Dinner – Monday, November 20, 2017

We never made it to the original location of Hiroyasu Kawate’s Florilège – although it’d been on my to-go list forever, I kept pushing off a visit. The opening of their second iteration in Aoyama in 2015 seemed like the perfect push, yet it still took another two years. It’s a real pity we waited as long as we did – this turned out to be the favourite meal of our trip. A single menu is served – here is what we ate.

Eggplant mousse in its dried skin, shiso flowers

Fromage blanc, red shiso, tripe

Beautifully poached oysters (I unfortunately didn’t catch the name of the variety) bulged underneath a sheer drape of vivid red shiso jelly. The presence of fromage blanc was visually subtler but its impact was not – the combination of the three components was stunning. Chunks of fried tripe initially seemed out of place, but when we had them, we understood – a brilliant dish.

Hokkaido scallop
Black garlic, parsley, mikan

The scallop was dusted with black garlic and grilled. It was still raw in the middle, providing that textural contrast I love. It sat in a pool of scallop cream infused with parsley oil – simultaneously rich yet bracing. The mikan, slightly sweet and tangy, bridged the buttery and vegetal components.

Sake lees steamed bun

Grated turnip
Karasumi, green beans, chicory

Shitake, cheese, autumn truffles

True to its word, this dish was an umami bomb. Sliced shitakes and truffles were piled atop a shitake chawan mushi. As if that weren’t enough, a Japanese rendition of Comté cheese was turned into a sauce for the dish. Amazingly, we were not overwhelmed, and I came away impressed at the kitchen’s ability to balance at the edge.

13-year old Miyazaki beef, potato, parsley oil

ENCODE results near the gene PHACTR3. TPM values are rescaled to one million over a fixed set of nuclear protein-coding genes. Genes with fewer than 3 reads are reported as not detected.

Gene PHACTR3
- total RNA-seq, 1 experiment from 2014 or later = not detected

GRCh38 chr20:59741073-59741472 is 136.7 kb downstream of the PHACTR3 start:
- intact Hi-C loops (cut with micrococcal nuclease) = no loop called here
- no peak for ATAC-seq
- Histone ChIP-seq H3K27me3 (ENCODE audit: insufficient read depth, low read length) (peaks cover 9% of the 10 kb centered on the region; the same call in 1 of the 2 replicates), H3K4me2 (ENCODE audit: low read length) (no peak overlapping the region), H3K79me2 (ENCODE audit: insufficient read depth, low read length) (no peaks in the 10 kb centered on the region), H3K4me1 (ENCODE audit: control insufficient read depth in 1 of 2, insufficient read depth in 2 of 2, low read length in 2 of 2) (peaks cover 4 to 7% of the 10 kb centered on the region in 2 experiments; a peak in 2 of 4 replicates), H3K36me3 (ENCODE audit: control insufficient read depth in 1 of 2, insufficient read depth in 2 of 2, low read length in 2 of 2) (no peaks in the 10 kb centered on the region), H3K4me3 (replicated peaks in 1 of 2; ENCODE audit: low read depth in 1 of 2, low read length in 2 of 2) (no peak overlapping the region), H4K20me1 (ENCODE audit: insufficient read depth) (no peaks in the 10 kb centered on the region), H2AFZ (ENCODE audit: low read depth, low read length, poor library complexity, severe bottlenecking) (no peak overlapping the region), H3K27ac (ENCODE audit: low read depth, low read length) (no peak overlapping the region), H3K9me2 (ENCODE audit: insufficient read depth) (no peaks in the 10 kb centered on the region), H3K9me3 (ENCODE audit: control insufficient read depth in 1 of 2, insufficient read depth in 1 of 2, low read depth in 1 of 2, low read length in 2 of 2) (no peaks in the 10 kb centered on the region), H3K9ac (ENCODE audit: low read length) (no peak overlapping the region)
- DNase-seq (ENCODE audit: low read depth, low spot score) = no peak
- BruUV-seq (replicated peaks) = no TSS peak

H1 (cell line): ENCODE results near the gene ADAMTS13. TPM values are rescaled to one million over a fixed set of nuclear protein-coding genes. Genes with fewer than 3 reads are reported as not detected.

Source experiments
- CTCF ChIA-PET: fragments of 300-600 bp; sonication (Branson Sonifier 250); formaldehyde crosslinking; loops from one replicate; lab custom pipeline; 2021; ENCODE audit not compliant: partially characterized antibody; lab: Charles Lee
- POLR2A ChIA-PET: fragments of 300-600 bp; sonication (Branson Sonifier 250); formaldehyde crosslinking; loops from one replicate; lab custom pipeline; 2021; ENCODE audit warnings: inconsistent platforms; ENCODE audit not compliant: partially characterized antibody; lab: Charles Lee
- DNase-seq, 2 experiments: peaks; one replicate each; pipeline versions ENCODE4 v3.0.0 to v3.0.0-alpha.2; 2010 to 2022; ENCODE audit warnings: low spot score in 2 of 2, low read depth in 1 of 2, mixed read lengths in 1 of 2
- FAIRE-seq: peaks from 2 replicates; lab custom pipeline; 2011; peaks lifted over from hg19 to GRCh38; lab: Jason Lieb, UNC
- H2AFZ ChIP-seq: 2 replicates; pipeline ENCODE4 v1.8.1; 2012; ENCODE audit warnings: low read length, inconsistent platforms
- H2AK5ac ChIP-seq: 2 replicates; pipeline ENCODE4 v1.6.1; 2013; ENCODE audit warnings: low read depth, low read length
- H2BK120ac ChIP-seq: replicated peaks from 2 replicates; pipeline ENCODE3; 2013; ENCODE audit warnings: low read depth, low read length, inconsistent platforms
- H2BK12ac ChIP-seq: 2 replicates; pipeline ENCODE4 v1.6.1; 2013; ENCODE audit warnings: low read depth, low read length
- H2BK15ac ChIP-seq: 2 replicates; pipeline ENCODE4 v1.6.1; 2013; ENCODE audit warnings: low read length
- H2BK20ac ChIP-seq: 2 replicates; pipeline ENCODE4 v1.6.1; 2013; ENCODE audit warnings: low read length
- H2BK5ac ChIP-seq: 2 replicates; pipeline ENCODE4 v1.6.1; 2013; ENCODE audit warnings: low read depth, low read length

The meat was a carpaccio of sirloin from a Miyazaki wagyu birthing cow, dried and then served shabu-shabu-style with piping hot beef consomme poured over to cook it slightly. This was paired with a purée of hay-smoked potatoes, which amplified the flavour of the beef. An excellent course.

Hokkaido salmon and its eggs
Miso-cured egg yolk, wood sorrel, fish bone broth

Japanese guinea fowl
Sticky rice with miso, dashi, perilla and red wine sauce

The last savoury course came listed on the menu as “to share”. Some diners received roasted duck, whereas we received a plump guinea fowl. It was slightly pink and barely cooked on the inside, with a silky texture. Rice, so important to end the meal in Japan, made an appearance with a charred miso topping – fantastic.

Mikan granita
Fresh mikan juice, sansho pepper gelee, powdered sansho

Fromage blanc in a hot iron pan
Sesame oil, roasted sesame seeds

Peruvian cacao mousse
Caramel, whipped cream, cacao nibs

Candied gooseberries

Florilège hits just the right spots for me in terms of flavours and aesthetics – I’m hard-pressed to ask for much more. Dishes were well-balanced and execution was top-notch. I’ll also note that they had a superb (and quite creative) juice pairing. Hiroyasu Kawate himself was manning the hot station this evening, while also directing the rest of the kitchen (at least two of which are Asian-American, interestingly enough). It’s likely that our dinner will make it into my top 10 of the year, and I’d return again in a heartbeat.

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